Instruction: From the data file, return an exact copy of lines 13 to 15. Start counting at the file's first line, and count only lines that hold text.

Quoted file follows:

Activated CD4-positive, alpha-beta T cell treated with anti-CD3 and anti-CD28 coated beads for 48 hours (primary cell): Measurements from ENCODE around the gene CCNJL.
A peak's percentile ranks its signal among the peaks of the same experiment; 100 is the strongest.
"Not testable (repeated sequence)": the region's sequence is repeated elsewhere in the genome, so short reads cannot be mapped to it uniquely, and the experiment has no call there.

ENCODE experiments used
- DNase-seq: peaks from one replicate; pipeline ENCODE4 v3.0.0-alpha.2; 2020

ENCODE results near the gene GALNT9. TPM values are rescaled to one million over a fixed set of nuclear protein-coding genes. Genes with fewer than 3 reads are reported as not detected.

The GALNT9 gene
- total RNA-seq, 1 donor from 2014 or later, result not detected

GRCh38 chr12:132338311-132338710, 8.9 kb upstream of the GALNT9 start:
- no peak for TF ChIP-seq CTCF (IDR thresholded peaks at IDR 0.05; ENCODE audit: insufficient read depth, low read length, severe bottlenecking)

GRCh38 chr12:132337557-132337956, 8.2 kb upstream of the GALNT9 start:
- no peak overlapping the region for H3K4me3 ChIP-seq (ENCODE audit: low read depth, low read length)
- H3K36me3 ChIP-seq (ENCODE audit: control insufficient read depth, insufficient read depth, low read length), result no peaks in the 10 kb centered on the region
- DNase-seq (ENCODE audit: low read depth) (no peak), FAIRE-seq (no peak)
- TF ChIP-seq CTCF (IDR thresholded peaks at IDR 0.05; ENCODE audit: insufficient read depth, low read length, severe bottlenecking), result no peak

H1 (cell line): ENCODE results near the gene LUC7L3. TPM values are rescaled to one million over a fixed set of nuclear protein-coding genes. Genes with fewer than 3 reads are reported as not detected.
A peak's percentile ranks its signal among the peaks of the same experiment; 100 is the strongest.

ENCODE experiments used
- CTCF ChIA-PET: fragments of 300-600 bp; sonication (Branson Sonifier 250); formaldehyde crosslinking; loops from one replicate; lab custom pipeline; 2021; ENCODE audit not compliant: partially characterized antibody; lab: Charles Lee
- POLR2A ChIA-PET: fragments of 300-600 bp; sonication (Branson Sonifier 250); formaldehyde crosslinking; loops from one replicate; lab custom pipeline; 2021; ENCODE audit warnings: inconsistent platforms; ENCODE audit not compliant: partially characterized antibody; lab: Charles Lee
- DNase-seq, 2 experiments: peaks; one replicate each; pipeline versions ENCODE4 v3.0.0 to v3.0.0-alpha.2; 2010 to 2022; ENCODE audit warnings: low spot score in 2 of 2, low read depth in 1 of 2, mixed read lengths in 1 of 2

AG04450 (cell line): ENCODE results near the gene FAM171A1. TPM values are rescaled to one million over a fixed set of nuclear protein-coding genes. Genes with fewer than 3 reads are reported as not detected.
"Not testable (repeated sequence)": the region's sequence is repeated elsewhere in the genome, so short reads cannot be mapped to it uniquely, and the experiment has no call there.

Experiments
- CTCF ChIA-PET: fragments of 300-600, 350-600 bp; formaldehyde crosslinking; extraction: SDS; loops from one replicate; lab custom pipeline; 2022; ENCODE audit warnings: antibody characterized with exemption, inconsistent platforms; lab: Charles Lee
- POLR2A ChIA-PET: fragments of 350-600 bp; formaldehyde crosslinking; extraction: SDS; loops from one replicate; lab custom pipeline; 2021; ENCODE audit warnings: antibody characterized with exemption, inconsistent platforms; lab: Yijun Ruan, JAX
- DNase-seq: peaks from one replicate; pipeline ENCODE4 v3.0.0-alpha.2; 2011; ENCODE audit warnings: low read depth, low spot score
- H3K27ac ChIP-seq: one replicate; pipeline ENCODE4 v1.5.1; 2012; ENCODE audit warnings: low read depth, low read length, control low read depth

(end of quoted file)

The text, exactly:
- H3K36me3 ChIP-seq (ENCODE audit: control insufficient read depth, insufficient read depth, low read length), result no peaks in the 10 kb centered on the region
- DNase-seq (ENCODE audit: low read depth) (no peak), FAIRE-seq (no peak)
- TF ChIP-seq CTCF (IDR thresholded peaks at IDR 0.05; ENCODE audit: insufficient read depth, low read length, severe bottlenecking), result no peak